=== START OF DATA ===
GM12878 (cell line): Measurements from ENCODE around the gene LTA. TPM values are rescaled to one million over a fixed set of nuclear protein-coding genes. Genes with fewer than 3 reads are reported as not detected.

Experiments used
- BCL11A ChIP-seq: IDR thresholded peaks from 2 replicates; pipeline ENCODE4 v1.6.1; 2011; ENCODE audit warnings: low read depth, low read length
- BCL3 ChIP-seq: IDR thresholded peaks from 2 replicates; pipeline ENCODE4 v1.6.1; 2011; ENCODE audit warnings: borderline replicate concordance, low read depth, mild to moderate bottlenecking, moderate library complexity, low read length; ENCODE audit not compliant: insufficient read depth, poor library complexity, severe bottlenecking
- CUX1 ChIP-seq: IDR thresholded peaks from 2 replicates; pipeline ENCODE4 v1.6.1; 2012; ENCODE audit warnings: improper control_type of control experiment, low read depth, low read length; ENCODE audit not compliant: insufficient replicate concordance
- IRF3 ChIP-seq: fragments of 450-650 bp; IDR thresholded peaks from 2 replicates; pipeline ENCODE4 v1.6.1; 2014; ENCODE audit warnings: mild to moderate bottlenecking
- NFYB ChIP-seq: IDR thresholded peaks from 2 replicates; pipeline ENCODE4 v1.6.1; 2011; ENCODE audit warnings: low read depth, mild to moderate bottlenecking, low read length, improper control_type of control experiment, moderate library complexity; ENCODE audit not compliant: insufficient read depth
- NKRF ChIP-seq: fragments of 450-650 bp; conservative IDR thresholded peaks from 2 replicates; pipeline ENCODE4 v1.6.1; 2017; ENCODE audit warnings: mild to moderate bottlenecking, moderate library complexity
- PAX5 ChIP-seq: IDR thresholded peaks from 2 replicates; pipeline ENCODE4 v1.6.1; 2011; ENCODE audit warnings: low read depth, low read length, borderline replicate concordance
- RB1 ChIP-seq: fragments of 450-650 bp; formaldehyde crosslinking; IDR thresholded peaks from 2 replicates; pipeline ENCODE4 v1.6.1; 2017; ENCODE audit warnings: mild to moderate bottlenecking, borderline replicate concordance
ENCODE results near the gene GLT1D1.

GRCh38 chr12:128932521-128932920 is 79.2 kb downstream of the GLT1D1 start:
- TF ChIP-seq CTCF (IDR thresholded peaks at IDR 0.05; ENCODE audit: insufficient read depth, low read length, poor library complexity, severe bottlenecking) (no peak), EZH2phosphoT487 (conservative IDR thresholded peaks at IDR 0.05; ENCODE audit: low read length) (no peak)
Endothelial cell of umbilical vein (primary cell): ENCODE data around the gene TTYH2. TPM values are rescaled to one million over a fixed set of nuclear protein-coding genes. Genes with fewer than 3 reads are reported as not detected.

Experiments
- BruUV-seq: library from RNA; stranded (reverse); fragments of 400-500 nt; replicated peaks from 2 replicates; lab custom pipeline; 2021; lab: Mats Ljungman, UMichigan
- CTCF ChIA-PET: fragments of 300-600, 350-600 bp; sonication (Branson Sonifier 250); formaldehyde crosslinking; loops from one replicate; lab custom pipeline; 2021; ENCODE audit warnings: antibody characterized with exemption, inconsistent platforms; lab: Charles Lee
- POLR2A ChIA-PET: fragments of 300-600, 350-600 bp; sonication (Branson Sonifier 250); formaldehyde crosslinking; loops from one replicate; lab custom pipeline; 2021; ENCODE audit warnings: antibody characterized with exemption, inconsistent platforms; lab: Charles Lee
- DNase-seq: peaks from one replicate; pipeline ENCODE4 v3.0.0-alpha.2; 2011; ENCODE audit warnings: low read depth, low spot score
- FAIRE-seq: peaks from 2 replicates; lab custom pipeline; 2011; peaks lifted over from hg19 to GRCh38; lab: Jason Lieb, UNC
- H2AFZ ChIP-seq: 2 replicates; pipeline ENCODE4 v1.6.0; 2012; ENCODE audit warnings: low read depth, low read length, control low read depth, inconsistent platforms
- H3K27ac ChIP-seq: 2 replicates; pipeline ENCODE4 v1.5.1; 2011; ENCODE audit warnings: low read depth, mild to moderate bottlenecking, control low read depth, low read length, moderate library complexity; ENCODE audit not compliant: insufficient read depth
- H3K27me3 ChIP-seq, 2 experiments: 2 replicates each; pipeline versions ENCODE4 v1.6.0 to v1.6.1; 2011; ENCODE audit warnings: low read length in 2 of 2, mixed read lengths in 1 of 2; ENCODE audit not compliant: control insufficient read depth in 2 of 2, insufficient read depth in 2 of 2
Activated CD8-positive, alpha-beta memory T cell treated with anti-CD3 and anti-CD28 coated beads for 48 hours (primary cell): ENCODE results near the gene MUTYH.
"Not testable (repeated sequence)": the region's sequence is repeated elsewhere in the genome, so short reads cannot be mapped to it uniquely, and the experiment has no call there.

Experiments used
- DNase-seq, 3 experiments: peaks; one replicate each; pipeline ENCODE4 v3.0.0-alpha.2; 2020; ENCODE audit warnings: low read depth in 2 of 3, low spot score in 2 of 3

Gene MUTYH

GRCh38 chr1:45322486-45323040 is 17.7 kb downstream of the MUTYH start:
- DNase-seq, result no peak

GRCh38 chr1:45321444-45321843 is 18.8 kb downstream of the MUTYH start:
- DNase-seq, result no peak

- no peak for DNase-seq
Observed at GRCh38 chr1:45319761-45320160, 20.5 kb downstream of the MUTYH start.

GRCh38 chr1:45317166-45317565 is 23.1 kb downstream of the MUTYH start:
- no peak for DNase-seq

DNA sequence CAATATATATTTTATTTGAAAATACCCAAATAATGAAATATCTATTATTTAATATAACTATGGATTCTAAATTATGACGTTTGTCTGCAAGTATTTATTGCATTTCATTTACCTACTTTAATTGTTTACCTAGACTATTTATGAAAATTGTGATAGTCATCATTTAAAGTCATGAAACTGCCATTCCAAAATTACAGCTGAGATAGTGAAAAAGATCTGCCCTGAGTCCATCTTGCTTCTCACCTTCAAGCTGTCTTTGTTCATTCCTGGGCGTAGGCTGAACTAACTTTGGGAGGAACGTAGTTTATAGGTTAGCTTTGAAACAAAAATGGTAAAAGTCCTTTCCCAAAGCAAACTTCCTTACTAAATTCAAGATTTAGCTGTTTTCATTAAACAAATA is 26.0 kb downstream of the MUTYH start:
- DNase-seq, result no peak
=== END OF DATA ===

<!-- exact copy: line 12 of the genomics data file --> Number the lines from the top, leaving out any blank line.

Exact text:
GRCh38 chr12:128932521-128932920 is 79.2 kb downstream of the GLT1D1 start: